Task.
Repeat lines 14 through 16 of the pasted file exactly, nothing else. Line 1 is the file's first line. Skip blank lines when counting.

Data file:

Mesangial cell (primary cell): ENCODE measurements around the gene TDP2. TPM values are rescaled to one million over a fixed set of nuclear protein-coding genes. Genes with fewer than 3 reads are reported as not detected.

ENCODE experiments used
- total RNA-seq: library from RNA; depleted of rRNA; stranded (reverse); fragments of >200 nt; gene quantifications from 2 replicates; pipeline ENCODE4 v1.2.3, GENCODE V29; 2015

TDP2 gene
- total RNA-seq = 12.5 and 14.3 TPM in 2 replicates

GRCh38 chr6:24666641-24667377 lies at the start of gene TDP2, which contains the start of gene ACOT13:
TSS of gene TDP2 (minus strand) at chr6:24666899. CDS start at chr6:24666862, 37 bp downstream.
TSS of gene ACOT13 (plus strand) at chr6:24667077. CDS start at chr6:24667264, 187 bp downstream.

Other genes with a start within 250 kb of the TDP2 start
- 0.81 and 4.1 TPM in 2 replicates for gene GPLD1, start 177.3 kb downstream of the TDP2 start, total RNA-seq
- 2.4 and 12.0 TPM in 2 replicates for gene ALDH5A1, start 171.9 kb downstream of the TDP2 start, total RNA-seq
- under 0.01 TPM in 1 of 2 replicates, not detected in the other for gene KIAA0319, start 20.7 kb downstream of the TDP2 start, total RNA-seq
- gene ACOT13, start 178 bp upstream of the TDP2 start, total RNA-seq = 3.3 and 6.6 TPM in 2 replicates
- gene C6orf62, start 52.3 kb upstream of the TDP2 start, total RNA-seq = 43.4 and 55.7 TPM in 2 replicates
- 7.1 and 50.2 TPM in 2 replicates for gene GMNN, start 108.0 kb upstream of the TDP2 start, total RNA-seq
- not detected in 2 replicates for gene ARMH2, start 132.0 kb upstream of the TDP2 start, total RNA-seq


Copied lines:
- gene C6orf62, start 52.3 kb upstream of the TDP2 start, total RNA-seq = 43.4 and 55.7 TPM in 2 replicates
- 7.1 and 50.2 TPM in 2 replicates for gene GMNN, start 108.0 kb upstream of the TDP2 start, total RNA-seq
- not detected in 2 replicates for gene ARMH2, start 132.0 kb upstream of the TDP2 start, total RNA-seq